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Gastrointestinal cancer-12-Rectal


Welcome to the 12th part of educational series on GastroIntestinal Cancers. We learned in part 11 about treatment of rectal cancer, including importance of locoregional treatment in form of chemoradiation. Also, the fact that most cancers in our country present at a stage when chemoradiation should be given before surgery, rather than after surgery. Preoperative treatment in this manner would also help to avoid colostomy in many cases.


Question: First of all Dr. Chiragbhai I am interested in outcome of patient discussed last week.

Answer: Sure. I am also happy to inform you that he underwent surgery in USA, which was completed in less than two hours, and most importantly a colostomy was avoided. Thanks to a very good response with chemoradiotherapy, enough surgical margin was achieved to avoid colostomy.


Que: But isn’t it difficult to operate after chemoradiation?

Ans: Thank you for bringing out an important question. This was the concern raised after initial very small studies. However, almost all large studies and clinical experience at most centers now is same as in patient mentioned above i.e. no increase in rate of complications, blood loss, duration of surgery etc. Surgery should be done preferably within 5-10 weeks after chemoradiation is completed. Experience at our center is same.


Que: Is chemoradiation today different than in past, resulting in better results?

Ans: Yes that is also true to some extent. As there are advances in radiotherapy machines and better trained radiation oncologists and physicists, there is significantly reduced toxicity. Also, we have learned a lot more about combining chemotherapy with radiotherapy. Best option used to be infusional 5-FU, which needs to be given continuously for 6 weeks i.e. patient has to wear an infusion pump and keep it on for 24 hours a day, for total 6 weeks. A good infusion pump costs over one lakh. Also, since this is practically very difficult, enough 5-FU was frequently not given in our country. Same can be now obtained with oral prodrug of 5-FU i.e. capecitabine, a markedly convenient and safer option. Also, other medicines can now be added to radiotherapy e.g. oxaliplatin.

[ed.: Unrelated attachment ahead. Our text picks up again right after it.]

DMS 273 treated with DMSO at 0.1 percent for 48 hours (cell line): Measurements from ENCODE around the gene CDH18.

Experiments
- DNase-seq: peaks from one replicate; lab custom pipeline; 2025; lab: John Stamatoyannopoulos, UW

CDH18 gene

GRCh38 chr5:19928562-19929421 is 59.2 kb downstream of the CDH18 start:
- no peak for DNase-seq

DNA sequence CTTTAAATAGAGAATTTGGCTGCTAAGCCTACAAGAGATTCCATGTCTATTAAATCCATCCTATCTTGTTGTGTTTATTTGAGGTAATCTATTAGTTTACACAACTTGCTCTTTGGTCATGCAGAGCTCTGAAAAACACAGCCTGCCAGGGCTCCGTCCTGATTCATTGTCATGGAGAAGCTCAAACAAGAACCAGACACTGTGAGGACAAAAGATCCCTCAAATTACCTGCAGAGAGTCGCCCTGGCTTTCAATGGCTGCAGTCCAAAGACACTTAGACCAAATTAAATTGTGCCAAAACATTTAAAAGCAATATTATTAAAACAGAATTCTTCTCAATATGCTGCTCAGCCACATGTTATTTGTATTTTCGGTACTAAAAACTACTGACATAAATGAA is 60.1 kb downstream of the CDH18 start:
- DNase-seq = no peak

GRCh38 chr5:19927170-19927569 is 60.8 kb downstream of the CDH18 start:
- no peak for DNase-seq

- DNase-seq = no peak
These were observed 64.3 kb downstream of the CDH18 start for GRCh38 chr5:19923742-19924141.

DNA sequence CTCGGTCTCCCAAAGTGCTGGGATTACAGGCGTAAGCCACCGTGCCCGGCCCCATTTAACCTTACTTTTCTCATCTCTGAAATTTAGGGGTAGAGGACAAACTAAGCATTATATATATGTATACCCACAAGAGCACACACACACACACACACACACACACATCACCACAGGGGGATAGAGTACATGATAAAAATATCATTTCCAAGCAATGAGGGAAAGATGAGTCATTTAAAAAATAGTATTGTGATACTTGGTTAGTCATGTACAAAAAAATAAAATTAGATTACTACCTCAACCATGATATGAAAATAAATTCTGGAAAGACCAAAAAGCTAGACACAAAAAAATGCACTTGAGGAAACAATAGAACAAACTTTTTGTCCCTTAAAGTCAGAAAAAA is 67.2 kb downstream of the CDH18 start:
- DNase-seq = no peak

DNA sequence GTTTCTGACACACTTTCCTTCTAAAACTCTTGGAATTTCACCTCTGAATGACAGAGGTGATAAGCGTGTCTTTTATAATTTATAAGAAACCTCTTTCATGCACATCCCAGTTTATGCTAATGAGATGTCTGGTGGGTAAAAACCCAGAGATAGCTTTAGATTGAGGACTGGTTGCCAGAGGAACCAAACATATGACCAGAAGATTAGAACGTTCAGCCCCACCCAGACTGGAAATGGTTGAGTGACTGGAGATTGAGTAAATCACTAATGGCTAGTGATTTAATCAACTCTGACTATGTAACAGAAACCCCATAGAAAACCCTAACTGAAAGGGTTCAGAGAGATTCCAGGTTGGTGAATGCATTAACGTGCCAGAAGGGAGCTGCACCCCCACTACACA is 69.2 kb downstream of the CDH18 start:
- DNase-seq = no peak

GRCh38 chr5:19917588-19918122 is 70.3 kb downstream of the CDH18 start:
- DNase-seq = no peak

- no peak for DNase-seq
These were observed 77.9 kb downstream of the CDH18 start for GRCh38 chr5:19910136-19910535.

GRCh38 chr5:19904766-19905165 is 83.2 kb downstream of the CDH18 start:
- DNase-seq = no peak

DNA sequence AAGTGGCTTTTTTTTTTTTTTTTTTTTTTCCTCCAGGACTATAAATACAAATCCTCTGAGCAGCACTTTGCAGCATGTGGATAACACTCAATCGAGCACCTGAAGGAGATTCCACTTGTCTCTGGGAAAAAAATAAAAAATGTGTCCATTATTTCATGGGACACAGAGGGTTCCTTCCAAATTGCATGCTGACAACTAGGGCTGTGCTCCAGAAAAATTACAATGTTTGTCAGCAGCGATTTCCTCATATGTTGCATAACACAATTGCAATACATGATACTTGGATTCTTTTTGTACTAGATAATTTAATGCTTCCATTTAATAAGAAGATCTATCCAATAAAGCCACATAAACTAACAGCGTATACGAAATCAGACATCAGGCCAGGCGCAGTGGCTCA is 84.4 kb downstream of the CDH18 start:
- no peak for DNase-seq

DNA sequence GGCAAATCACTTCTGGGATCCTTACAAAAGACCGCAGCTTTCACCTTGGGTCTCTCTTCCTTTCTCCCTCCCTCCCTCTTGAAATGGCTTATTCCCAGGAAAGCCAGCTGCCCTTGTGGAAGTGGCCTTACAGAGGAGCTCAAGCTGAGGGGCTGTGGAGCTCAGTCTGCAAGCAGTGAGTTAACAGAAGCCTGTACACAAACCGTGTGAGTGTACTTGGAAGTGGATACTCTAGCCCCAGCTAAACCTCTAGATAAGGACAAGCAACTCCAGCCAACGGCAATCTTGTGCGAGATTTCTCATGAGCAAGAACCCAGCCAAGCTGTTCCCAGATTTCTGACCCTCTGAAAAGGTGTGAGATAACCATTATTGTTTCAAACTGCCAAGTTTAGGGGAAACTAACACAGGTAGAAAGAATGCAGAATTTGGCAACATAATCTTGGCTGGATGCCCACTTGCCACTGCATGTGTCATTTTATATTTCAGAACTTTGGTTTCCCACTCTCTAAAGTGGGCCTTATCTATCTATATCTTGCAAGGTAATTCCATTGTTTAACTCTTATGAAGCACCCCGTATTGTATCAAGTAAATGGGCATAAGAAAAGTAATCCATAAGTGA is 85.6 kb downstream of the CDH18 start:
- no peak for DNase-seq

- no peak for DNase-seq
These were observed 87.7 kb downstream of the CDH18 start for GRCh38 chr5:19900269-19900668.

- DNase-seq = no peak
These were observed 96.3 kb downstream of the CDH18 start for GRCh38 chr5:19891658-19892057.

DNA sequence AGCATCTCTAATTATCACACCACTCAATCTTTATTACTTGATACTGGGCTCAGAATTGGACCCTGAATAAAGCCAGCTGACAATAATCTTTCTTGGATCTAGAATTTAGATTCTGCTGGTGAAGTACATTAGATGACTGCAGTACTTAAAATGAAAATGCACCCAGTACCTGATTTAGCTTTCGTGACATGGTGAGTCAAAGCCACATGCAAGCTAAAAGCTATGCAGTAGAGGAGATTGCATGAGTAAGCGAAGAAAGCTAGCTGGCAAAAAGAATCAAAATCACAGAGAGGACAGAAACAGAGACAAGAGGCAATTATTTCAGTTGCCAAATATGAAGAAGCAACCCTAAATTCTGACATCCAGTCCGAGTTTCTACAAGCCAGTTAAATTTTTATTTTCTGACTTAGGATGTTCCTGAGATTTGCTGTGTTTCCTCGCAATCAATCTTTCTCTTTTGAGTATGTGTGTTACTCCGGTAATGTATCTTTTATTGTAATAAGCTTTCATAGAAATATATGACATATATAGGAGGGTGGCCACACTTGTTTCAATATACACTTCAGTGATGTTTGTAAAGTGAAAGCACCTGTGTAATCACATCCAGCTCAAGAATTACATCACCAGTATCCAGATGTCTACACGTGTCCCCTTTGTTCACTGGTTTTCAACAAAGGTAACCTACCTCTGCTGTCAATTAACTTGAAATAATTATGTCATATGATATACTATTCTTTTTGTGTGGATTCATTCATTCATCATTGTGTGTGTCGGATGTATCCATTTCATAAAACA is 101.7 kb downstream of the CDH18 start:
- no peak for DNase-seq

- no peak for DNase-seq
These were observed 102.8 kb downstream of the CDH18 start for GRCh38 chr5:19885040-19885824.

Que: This sounds exciting, a prodrug of 5-FU?

Ans: Yes the same old 5-FU which is active in so many diseases, is now available as an oral form. This drug gets converted to 5-FU in tumor, using its own enzyme. Most of the western world, this has replaced IV 5-FU e.g. one of the regimens used in both colon and rectal cancers is FOLFOX, which requires three days of hospitalization every two weeks. Same can be easily achieved with CapeOx regimen, where patient comes for only a two hour infusion every three weeks, followed by oral capecitabine, without any hospitalization.


Of course, there are other advances as well in chemotherapy e.g. pharmacogenomics i.e. ability to predict drug side effect, thereby reducing dose in advance. Such tests are now available in India as well e.g. UGT1A1 polymorphism test helps to predict irinotecan toxicity, DPD/TS testing helps to predict 5-FU toxicity… There are tests for other medicines as well, which are rapidly becoming commercially available, as confirmatory studies are coming out. We discussed in earlier parts about tests to detect efficacy e.g. KRAS gene test to predict efficacy of Cetuximab.

Dr. Chirag A. Shah; M.D. Oncology/Hematology (USA), 98243 12144, 98988 31496

Diplomate American Board of Oncology and Hematology. Ahmedabad.

Shyam Hem-Onc Clinic. 402 Galaxy, Near Nehrunagar Circle, Ahmedabad.